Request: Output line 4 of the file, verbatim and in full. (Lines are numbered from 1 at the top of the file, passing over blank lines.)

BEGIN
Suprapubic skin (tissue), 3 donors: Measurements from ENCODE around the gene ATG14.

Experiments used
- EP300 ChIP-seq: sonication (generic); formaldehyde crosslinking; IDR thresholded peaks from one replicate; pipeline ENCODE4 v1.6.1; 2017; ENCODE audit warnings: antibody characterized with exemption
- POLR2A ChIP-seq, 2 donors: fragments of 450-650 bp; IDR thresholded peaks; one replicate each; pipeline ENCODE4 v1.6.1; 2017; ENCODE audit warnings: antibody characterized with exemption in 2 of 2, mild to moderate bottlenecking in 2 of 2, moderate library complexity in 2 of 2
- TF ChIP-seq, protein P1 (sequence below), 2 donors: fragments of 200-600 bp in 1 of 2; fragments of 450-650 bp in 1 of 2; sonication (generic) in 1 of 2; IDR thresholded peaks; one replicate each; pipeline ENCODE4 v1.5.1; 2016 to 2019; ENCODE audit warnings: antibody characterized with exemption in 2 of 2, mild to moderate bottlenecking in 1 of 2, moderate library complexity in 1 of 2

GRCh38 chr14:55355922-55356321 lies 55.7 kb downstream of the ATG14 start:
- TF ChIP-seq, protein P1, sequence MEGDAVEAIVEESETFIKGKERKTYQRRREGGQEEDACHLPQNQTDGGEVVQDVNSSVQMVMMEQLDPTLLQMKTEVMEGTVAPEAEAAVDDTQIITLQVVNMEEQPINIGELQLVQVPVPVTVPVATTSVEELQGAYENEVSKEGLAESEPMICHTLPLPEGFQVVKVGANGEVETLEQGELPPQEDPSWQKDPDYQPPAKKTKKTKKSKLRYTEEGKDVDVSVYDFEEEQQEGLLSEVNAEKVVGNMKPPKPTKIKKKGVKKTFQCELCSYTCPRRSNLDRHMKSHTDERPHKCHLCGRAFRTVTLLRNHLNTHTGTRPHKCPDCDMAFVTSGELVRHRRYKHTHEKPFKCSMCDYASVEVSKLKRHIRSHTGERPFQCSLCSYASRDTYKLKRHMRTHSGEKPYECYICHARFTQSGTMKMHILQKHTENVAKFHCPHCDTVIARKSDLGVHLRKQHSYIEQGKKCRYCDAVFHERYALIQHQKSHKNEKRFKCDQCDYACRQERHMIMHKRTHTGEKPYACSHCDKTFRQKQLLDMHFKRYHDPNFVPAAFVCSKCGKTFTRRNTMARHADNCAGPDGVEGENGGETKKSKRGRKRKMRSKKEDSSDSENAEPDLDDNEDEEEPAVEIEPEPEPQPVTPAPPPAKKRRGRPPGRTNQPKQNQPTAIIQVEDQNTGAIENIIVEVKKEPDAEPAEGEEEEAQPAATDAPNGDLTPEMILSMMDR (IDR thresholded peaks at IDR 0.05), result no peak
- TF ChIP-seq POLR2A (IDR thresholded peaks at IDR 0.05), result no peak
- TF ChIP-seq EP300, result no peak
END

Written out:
- POLR2A ChIP-seq, 2 donors: fragments of 450-650 bp; IDR thresholded peaks; one replicate each; pipeline ENCODE4 v1.6.1; 2017; ENCODE audit warnings: antibody characterized with exemption in 2 of 2, mild to moderate bottlenecking in 2 of 2, moderate library complexity in 2 of 2